Drop in Current Oil Price May Lead to a Repeat of 2008

For this year alone, oil prices are down by over $25 a barrel. This worries analysts in the oil industry as this scenario seems very similar to what occurred in 2008

Four years ago, crude oil prices reached their highest level of about $150 a barrel. But before that year ended, it had dropped by almost $120 to reach $30 a barrel.

So far this 2012, current crude oil prices reached their highest rate at $109.77 last Feb 25 in the NYMEX. By the 20th of June, it has fallen by almost 24%, or $25.74, to close at $84.03 per barrel.

In North Texas, June 20 saw a crude oil price per barrel of $80, a rate that is a little lower by $3.38 compared to the closing price in the NYMEX. Moreover, the price that was posted has also decreased by 24% since the 25th of February.

Oil and gasoline manufacturers in Texas have started to restrict their production activites since April as a result of these current price trends.

There has been a continuous decline in the Baker Hughes Drilling Rig Count, from 926 last June 15 to 918 last week. Similarly, the rig count of the United States last week was lower by 13, from 1,971 last June 15.

In 2008, prices for oil rebounded after its quick fall. However, natural gas prices remain at their historic lows. In July of 2008, it traded at around $13. By June 20, it ended at $2.517 for a 30-day delivery on NYMEX trading.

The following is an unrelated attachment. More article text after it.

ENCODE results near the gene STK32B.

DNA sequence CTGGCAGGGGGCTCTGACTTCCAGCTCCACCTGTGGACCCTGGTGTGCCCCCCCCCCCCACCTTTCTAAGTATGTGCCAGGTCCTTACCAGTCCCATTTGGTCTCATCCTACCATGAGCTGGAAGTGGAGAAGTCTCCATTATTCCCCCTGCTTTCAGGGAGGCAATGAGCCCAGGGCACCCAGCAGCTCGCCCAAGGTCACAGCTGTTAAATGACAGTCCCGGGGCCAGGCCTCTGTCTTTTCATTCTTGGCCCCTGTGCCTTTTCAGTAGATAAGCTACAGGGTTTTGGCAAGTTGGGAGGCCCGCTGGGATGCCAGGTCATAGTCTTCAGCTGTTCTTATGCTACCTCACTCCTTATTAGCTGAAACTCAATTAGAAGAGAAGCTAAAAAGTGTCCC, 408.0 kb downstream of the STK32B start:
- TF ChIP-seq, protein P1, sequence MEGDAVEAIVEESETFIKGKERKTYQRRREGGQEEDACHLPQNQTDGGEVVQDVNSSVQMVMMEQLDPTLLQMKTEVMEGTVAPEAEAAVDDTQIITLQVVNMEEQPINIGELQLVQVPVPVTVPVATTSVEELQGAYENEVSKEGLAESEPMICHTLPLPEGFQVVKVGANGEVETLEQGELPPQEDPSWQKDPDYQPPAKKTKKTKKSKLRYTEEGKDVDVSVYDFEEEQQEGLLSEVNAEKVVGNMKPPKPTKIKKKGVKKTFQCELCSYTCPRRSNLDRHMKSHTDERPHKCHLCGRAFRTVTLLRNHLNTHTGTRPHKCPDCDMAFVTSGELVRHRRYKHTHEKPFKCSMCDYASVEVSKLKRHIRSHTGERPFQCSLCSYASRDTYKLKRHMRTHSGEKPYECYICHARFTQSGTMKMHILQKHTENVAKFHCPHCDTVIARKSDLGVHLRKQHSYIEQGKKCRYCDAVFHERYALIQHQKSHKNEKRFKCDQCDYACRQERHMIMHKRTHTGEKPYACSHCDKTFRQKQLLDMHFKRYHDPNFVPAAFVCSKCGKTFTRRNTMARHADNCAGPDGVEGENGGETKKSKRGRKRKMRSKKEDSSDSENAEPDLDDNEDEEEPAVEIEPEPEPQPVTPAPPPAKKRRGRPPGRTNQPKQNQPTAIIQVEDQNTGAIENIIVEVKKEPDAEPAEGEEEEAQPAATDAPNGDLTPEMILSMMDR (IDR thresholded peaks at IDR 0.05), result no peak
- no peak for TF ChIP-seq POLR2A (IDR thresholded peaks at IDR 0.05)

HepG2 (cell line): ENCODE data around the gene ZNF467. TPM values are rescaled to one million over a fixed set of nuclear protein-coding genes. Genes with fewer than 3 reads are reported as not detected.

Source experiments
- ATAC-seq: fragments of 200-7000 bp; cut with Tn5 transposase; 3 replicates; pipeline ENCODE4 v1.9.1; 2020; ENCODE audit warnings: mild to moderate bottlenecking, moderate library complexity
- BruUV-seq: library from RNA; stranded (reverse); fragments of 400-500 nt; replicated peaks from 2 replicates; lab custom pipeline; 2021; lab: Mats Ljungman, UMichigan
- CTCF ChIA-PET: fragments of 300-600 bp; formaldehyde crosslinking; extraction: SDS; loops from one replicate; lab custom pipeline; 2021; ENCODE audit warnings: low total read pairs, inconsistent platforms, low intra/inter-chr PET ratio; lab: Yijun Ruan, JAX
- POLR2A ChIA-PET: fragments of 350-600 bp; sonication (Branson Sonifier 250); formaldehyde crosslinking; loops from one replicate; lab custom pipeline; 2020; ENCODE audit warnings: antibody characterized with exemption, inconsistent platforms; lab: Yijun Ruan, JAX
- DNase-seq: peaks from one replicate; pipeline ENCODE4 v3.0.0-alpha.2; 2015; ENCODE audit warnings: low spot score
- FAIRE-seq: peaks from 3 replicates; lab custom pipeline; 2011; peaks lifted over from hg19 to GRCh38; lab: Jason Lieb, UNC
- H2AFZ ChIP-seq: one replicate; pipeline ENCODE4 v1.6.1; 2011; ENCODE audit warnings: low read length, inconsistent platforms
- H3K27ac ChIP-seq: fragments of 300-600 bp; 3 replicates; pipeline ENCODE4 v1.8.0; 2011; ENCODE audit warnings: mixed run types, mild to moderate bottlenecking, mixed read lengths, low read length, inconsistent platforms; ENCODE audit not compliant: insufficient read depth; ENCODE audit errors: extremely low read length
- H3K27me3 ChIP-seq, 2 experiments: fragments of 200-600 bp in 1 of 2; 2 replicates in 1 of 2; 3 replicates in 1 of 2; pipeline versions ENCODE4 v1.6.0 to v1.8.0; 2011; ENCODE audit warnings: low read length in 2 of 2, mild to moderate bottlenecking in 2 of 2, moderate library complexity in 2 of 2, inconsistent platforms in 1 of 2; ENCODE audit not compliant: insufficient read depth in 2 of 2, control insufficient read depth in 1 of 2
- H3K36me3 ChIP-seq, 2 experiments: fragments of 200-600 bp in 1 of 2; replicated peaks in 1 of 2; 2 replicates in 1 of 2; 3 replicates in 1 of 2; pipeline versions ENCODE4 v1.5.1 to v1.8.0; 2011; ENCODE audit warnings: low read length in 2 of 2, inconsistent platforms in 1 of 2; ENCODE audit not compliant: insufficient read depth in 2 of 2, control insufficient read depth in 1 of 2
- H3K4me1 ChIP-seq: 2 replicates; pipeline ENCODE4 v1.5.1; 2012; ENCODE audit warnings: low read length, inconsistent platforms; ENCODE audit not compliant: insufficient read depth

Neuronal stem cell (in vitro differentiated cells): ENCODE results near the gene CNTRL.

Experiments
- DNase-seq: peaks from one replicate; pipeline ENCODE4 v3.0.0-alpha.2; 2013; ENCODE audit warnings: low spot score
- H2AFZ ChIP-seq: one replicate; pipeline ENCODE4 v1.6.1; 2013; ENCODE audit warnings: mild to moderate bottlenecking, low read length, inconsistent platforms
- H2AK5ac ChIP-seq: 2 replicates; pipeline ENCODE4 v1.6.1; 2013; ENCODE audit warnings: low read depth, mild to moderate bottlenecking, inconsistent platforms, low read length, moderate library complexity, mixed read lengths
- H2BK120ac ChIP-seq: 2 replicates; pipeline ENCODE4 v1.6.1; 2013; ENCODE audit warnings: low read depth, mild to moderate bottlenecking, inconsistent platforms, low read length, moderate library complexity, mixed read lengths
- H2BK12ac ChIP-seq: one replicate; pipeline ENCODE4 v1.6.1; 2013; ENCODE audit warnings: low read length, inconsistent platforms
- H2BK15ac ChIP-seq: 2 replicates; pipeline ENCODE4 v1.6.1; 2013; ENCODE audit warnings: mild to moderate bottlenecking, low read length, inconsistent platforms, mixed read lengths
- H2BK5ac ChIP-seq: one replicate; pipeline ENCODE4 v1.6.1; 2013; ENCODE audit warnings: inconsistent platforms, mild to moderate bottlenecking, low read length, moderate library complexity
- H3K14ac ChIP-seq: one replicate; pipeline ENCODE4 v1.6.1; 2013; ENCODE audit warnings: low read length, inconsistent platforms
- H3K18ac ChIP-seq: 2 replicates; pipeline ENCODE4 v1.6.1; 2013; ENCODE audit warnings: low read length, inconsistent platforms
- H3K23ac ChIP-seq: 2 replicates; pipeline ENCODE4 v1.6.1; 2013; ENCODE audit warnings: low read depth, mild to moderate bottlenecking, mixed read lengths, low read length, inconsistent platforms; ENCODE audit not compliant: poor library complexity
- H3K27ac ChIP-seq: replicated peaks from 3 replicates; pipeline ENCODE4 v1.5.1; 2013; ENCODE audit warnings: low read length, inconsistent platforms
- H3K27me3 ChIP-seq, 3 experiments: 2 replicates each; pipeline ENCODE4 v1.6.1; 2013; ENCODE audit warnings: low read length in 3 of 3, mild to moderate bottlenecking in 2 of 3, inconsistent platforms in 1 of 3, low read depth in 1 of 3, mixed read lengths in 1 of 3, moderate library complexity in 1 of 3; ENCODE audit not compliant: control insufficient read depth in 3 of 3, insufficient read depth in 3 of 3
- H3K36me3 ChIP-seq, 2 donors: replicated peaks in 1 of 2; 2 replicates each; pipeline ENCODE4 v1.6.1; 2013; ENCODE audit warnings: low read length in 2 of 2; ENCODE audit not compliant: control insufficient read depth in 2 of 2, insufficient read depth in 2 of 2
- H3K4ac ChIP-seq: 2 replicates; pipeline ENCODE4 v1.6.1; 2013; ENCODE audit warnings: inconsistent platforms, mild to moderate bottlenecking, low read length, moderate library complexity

According to the EIA, there is an over-supply of natural gas and crude oil in stock. These factors, together with the news on the country and world economy, have caused traders of commodity and the oil industry to be afraid of gasoline and crude oil price strength.

The debt problems of Europe, the slowdown of Asia’s economy and the weak performance of America’s economy heavily affected markets of crude oil.

An indicator that keeps on increasing is the production of crude oil. The estimated production level in Texas is almost 41.75 million barrels in the month of April. It is an increase of more than 8.1%, or 3.13 million barrels, compared to the production in the same month last year.

Texas natural gas has been decreasing mostly due to historically low prices. The output of natural gas is lower by 8.5%, or 56.36 billion cubic feet, versus that of 2011.  Price volatility is normal for both producers and consumers of natural gas and oil.

By: Chris Termeer